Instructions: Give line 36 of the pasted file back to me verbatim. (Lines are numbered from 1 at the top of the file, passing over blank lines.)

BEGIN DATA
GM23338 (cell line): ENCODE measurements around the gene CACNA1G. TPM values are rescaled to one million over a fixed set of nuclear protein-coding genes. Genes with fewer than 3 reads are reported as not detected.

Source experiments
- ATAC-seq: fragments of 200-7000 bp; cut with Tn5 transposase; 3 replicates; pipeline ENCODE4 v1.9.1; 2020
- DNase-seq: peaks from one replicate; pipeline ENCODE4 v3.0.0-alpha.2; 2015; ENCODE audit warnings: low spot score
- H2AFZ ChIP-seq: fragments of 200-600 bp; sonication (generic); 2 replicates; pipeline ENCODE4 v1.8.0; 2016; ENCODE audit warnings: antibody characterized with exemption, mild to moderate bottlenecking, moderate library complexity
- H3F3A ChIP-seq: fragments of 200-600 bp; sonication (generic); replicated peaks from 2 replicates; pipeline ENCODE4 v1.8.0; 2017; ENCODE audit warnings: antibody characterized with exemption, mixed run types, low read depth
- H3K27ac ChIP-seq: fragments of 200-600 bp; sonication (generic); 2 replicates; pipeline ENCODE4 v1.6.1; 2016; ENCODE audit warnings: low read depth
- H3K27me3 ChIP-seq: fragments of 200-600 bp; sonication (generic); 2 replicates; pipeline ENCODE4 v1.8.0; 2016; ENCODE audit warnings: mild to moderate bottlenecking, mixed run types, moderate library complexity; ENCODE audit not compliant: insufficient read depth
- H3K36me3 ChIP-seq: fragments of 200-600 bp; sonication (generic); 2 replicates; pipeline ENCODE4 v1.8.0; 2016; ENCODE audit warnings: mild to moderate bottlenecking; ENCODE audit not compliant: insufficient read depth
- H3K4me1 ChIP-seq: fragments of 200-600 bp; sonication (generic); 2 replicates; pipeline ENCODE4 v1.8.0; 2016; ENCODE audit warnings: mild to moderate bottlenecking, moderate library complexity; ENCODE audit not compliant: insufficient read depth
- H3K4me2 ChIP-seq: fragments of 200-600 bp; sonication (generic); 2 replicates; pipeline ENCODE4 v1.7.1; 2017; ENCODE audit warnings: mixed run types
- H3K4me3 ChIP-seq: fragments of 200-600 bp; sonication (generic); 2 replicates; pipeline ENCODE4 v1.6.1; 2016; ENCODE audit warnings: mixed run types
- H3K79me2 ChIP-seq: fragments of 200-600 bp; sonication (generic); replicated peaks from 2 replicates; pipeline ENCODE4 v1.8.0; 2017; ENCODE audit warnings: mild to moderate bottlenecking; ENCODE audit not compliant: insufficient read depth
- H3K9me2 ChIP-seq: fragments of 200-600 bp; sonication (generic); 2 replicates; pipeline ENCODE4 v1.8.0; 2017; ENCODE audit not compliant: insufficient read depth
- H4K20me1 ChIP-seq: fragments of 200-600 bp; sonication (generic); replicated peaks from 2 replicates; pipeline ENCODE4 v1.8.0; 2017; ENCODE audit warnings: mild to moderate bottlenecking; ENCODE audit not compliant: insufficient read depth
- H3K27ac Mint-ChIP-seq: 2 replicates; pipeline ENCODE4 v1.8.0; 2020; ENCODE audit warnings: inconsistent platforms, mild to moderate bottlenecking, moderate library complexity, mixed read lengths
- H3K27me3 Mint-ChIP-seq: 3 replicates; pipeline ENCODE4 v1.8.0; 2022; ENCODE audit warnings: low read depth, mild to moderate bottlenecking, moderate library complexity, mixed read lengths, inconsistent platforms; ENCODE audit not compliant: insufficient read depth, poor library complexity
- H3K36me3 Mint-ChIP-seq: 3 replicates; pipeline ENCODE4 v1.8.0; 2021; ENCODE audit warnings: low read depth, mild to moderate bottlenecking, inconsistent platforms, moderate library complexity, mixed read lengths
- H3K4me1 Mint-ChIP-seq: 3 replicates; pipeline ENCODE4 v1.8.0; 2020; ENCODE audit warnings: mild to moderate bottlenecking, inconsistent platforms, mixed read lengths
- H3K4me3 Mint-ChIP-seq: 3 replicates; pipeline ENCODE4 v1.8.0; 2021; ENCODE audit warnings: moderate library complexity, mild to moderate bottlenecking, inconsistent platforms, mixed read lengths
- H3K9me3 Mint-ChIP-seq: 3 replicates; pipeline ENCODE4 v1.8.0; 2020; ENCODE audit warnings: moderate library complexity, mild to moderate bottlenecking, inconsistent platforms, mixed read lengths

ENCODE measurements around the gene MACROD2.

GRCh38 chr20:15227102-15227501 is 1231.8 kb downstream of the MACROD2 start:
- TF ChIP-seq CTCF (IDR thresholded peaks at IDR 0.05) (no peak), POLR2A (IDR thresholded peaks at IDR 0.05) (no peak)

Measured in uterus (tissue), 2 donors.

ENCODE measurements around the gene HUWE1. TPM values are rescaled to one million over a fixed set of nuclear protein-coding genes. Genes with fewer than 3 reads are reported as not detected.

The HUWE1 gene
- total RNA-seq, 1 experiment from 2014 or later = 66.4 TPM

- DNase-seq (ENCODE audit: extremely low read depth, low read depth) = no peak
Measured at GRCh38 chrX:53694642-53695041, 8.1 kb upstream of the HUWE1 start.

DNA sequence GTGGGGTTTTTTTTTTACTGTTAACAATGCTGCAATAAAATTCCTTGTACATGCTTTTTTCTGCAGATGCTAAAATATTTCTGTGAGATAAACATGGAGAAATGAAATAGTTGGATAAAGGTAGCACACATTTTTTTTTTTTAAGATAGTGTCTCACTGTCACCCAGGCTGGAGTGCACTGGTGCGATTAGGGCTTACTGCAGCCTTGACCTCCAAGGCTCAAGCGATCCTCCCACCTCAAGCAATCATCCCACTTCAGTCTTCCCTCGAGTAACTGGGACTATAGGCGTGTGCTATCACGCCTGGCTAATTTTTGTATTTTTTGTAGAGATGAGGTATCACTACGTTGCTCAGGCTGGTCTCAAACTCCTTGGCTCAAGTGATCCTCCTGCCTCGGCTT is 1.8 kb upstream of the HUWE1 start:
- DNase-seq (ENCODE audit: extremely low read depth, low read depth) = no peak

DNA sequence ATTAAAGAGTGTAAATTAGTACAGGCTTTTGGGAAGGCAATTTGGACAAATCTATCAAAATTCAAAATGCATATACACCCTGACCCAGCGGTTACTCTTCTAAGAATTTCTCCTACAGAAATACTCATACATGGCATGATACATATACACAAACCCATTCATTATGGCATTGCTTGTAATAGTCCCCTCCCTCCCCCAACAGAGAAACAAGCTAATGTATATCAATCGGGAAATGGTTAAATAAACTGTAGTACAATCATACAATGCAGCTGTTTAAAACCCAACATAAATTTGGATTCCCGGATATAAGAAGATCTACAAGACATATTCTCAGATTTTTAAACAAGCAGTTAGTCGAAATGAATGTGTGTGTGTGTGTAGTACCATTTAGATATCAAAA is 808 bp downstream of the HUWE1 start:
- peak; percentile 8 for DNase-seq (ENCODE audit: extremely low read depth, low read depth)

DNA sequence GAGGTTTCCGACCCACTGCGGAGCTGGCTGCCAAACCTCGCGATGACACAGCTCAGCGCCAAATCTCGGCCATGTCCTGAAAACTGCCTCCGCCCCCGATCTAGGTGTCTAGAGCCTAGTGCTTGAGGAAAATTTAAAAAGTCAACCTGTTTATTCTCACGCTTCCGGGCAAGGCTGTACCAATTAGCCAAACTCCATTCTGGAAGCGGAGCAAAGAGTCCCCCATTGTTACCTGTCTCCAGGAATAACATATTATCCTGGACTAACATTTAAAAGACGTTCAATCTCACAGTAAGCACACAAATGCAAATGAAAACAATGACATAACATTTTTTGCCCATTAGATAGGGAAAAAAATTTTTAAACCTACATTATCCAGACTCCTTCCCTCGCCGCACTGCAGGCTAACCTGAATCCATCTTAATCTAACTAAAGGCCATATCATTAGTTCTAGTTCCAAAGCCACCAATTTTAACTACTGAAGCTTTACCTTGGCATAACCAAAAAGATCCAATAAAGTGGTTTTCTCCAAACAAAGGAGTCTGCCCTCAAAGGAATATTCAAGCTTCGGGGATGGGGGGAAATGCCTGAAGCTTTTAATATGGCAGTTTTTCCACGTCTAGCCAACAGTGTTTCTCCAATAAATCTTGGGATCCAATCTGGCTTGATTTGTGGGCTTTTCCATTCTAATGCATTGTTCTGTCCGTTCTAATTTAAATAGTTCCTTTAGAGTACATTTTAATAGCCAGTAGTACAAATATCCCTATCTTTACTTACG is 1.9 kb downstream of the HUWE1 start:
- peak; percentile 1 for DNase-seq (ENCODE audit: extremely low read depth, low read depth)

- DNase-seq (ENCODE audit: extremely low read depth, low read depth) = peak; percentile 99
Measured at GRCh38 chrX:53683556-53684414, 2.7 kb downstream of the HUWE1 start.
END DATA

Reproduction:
- peak; percentile 1 for DNase-seq (ENCODE audit: extremely low read depth, low read depth)